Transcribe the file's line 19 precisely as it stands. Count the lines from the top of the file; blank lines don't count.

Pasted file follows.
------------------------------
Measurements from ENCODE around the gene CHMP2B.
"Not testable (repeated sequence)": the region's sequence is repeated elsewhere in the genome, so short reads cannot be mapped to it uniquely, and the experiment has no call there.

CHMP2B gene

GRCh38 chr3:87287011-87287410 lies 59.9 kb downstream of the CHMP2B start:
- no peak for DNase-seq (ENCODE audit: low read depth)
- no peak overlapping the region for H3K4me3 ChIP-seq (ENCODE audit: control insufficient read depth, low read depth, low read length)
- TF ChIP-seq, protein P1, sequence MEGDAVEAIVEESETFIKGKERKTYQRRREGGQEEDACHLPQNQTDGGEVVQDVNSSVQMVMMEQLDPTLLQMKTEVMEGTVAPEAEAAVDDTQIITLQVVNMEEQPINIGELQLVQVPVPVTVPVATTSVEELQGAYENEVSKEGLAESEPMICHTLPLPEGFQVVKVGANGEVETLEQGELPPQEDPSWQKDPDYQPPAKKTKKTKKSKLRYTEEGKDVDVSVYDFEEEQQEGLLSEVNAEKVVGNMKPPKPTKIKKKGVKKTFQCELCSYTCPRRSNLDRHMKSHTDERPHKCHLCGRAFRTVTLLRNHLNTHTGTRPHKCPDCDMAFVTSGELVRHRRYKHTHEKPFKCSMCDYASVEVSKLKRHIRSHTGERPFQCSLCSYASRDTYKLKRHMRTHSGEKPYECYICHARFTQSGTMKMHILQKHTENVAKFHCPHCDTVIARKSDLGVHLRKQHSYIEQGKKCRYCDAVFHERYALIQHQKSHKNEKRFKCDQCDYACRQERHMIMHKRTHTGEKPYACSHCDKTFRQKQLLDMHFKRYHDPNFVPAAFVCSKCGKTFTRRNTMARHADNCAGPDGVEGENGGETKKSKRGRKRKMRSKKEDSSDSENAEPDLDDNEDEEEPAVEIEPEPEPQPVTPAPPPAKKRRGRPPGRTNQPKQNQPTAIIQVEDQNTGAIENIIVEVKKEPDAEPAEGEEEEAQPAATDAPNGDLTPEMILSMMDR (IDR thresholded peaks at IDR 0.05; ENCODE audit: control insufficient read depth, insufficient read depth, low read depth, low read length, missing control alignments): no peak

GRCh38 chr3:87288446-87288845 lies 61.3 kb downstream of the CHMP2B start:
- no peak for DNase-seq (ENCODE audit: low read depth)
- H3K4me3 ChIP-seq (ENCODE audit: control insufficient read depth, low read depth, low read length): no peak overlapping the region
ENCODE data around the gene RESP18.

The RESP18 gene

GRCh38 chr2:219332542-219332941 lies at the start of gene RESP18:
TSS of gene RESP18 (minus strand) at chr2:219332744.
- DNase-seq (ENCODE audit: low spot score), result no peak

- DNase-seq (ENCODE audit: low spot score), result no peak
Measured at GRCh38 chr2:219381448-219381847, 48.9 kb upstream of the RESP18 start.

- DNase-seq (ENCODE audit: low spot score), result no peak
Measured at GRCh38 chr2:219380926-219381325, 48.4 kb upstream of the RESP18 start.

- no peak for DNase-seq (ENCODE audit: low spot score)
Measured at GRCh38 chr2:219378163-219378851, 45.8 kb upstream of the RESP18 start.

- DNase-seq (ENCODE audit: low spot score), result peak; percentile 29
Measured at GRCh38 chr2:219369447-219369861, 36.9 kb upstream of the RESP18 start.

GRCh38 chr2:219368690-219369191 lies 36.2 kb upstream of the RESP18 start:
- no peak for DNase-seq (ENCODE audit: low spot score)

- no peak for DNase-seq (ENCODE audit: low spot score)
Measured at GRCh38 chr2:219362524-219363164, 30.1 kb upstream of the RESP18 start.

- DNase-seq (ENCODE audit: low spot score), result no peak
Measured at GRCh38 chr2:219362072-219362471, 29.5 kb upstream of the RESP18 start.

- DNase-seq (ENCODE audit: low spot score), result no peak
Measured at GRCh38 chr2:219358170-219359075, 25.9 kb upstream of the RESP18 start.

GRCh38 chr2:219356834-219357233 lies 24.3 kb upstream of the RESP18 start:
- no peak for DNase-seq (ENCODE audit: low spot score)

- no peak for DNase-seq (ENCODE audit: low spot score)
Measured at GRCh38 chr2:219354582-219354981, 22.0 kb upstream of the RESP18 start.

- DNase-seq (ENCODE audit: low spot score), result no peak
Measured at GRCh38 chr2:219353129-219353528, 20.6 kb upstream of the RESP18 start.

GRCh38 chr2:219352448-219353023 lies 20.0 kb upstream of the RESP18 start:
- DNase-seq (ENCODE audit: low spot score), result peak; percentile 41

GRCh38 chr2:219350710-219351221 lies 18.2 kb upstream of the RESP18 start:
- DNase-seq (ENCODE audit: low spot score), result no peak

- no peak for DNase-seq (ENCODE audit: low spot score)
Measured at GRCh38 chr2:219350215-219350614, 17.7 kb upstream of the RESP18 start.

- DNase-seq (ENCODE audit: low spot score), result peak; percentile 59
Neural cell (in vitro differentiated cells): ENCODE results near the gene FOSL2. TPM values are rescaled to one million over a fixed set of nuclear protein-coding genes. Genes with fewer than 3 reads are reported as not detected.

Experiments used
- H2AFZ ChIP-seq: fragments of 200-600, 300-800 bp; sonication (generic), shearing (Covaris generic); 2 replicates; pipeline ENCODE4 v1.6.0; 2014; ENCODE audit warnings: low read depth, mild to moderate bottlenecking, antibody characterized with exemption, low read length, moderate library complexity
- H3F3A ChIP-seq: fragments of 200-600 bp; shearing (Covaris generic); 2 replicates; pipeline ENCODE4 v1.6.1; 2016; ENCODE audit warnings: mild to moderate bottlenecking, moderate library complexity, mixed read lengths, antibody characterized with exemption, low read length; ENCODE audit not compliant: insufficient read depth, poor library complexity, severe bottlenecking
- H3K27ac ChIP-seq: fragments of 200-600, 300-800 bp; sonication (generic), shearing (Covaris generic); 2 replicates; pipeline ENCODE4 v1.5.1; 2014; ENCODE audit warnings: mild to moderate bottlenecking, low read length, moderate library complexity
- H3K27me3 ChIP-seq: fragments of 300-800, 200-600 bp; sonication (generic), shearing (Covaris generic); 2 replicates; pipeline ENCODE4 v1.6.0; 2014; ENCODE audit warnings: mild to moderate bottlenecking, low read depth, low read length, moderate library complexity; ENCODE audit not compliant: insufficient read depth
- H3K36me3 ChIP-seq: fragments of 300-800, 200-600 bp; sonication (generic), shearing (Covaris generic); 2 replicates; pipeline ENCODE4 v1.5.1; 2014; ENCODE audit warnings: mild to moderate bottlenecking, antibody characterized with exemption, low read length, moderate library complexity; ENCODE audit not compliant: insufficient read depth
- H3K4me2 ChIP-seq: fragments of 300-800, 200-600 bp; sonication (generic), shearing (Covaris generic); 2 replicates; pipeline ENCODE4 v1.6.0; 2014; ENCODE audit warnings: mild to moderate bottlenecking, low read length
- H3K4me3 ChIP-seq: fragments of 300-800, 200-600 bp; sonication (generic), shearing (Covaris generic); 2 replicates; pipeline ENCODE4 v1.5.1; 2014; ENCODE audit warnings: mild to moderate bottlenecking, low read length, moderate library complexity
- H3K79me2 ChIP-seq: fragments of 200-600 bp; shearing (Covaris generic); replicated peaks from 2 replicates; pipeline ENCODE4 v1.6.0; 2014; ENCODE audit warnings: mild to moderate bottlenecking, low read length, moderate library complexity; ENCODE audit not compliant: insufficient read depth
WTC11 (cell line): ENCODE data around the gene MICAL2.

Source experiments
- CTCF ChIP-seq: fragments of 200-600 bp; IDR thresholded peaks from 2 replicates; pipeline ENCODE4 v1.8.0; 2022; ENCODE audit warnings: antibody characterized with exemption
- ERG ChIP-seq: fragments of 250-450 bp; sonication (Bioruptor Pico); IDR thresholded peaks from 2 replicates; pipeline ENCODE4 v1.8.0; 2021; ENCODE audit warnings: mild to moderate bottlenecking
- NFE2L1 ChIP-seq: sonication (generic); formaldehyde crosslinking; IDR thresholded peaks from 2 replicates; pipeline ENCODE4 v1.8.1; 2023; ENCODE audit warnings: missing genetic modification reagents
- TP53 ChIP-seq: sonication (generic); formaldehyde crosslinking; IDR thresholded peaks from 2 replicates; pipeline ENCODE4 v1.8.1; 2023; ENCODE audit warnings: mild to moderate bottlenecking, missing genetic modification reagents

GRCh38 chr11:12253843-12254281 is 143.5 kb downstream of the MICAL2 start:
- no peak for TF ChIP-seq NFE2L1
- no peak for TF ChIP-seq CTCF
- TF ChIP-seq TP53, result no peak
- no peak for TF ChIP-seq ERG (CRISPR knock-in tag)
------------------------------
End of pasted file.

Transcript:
Measured at GRCh38 chr2:219380926-219381325, 48.4 kb upstream of the RESP18 start.